News gains ground
In major cities, newscasts beat Anglo newscasts. But not in revenue. Or pay
By Dan Trigoboff -- Broadcasting & Cable, 9/22/2002 8:00:00 PM
O n Sept. 2, two newscasts— from two network affiliates, in two languages and going out to two distinct audiences—emanated from one state-of-the-art broadcast facility in Miramar, Fla.
"For me, this was a dream come true," said a still emotional Don Browne, who spent years as a newsman in Latin America, is married to a woman from Cuba and now runs NBC's dual-language Miami duopoly, WTVJ(TV) and new Telemundo sister station WSCV(TV). Browne said the Spanish-language newscast was as uplifting an experience as he has had in his 35-year-plus career.
"When we both signed on at 6 p.m. Sept. 2," he says, "we were euphoric. When the shows went off the air, people were hugging. There's been nothing like it before."
Historic and unprecedented though they may be, the side-by-side broadcasts do not symbolize a coming of age for Spanish-language local newscasts in the U.S. As Browne and many others will tell you in either language, that happened a long time ago.
For years, Univision or Telemundo affiliates have been winning news-ratings races in households or key demos—even placing first and second—in markets as large as New York, Chicago, Miami and Los Angeles and in smaller markets with large Hispanic populations, such as Fresno and Bakersfield, Calif., and Laredo and El Paso, Texas.
Miami's Spanish and English newscasts from NBC may foreshadow a coming economic parity for Spanish-language television stations and their news departments.
Right now, though, ratings don't always translate into revenue. Even at top-performing Spanish-language stations in major markets—where revenue can be in nine figures—sales typically lag English-language stations with similar or even lower viewership.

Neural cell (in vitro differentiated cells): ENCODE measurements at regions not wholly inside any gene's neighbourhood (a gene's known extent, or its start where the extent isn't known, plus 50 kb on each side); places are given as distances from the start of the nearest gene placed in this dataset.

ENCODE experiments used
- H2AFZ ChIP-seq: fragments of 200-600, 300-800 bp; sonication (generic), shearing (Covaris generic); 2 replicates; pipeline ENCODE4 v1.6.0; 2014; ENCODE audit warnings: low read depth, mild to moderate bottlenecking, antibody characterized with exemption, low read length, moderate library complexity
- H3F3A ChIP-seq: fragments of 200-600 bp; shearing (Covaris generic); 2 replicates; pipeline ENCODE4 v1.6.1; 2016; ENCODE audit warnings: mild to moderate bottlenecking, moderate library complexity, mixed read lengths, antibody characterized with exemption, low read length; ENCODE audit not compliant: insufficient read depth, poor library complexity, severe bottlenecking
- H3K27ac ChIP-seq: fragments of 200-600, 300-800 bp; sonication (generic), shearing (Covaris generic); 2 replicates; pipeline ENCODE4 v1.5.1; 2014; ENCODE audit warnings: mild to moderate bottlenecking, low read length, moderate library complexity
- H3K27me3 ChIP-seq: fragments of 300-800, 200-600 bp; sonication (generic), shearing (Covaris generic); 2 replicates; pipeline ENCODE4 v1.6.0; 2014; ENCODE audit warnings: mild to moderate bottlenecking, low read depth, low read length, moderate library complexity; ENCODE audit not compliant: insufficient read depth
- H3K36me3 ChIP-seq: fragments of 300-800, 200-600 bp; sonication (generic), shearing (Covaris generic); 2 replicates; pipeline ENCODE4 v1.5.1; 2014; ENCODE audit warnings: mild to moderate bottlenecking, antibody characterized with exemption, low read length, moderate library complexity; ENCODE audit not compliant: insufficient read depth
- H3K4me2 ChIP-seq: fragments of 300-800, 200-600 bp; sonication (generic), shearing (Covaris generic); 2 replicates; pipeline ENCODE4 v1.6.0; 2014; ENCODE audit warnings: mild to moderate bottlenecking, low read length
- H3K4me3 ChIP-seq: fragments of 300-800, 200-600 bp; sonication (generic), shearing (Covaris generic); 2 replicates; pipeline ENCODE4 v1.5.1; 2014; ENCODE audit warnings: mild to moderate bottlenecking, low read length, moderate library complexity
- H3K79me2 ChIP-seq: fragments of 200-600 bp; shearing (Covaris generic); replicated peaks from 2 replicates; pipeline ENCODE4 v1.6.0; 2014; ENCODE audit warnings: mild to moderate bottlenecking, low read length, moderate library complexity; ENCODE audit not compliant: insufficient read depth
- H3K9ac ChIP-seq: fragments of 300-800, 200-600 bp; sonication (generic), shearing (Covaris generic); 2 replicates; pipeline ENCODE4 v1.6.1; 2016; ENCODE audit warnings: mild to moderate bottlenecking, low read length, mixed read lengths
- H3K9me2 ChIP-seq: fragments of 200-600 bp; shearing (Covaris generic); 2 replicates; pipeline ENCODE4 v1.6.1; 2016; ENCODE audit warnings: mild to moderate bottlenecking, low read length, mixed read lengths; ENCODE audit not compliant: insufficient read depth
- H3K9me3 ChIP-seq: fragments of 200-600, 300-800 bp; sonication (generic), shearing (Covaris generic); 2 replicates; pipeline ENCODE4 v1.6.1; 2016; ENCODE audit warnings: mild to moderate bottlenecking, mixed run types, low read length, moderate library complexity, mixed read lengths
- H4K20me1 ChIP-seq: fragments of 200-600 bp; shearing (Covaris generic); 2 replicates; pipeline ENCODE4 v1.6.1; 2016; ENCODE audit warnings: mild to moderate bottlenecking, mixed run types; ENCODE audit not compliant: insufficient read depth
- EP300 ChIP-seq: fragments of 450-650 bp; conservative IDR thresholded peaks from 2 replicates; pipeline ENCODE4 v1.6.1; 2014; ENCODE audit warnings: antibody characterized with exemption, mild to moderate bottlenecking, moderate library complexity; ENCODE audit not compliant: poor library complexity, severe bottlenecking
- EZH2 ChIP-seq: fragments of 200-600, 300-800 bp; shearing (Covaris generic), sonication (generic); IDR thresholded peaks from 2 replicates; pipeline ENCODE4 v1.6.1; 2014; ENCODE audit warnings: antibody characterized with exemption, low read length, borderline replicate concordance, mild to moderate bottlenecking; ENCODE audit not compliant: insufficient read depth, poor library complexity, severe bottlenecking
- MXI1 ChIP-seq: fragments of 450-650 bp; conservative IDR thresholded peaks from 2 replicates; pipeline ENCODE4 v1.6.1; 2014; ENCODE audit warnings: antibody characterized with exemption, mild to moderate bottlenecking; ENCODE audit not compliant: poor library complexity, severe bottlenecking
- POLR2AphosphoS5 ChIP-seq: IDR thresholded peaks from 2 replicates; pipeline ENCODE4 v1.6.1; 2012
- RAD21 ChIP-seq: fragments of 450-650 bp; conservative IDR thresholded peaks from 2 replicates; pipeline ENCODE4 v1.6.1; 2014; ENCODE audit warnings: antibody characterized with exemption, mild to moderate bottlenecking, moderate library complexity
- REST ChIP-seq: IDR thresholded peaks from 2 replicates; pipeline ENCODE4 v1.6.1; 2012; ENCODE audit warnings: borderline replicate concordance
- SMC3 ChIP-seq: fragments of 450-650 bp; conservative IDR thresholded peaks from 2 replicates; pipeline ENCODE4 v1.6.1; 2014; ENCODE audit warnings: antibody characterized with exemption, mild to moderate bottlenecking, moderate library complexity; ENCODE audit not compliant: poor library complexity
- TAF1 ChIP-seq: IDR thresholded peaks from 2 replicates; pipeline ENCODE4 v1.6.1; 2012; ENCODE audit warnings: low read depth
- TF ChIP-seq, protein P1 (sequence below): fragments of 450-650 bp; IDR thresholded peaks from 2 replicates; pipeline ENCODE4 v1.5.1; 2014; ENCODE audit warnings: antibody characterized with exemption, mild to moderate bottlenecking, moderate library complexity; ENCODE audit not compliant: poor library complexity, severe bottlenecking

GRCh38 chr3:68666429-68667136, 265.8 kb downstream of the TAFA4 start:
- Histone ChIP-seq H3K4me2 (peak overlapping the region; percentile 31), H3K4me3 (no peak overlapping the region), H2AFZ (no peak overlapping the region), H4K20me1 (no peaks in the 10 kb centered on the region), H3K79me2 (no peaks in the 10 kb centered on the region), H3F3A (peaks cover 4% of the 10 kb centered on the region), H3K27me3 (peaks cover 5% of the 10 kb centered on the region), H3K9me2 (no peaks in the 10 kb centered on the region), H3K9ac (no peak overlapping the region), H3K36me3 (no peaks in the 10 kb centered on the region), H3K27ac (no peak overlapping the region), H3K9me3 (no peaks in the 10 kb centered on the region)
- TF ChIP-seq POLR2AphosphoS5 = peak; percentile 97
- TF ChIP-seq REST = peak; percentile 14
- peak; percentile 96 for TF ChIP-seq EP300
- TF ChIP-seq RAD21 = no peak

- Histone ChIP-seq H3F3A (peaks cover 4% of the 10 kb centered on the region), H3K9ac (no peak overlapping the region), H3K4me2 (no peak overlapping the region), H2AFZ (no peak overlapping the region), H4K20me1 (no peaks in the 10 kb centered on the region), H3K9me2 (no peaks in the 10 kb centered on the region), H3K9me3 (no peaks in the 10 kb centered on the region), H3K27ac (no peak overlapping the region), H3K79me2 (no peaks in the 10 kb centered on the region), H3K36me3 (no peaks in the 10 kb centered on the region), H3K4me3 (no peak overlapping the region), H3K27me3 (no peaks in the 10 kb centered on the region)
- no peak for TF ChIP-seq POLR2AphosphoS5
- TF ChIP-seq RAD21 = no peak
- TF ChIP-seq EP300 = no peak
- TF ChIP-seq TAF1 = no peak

In the No. 1 Hispanic market, Los Angeles, for example, Univision's KMEX-TV logged just under $133 million in revenue in 2001, with an 11% local commercial share (LCS) according to BIA Financial estimates. (LCS is a station's share of viewers, adjusted for cable, noncommercial and out-of-market stations). With a similar LCS, KCBS-TV had revenues of $149 million, and KTTV(TV) had revenue of $183.7 million. Both KABC-TV and KNBC-TV topped $240 million in revenue, with shares in the higher teens. Telemundo station KVEA(TV) took in $34 million, with 4%.
In New York City, the No. 1 DMA overall and No. 2 Hispanic market, Univision's WXTV(TV) took in $47.4 million on a 6% LCS, Telemundo's WNJU(TV) $10.5 million on a 4% LCS, according to BIA estimates for 2001. In contrast, Fox-owned UPN affiliate WWOR-TV had more than triple WXTV's revenues, $149.3 million, on only 12/3 the LCS, 10%; WNYW(TV) took in $225 million with an 11% LCS. WNBC(TV) had revenues of $320.0 million on a 19% LCS, WABC-TV $292.7 million on 20%, WPIX(TV) $205.0 million on 14%, and WCBS-TV $196.7 million on 14%.